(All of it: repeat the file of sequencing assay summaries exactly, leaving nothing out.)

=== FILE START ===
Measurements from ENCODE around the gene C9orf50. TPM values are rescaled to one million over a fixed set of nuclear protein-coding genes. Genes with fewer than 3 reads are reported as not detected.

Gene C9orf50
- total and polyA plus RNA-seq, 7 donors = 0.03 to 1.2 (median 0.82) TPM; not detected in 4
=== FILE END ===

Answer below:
Measurements from ENCODE around the gene C9orf50. TPM values are rescaled to one million over a fixed set of nuclear protein-coding genes. Genes with fewer than 3 reads are reported as not detected.

Gene C9orf50
- total and polyA plus RNA-seq, 7 donors = 0.03 to 1.2 (median 0.82) TPM; not detected in 4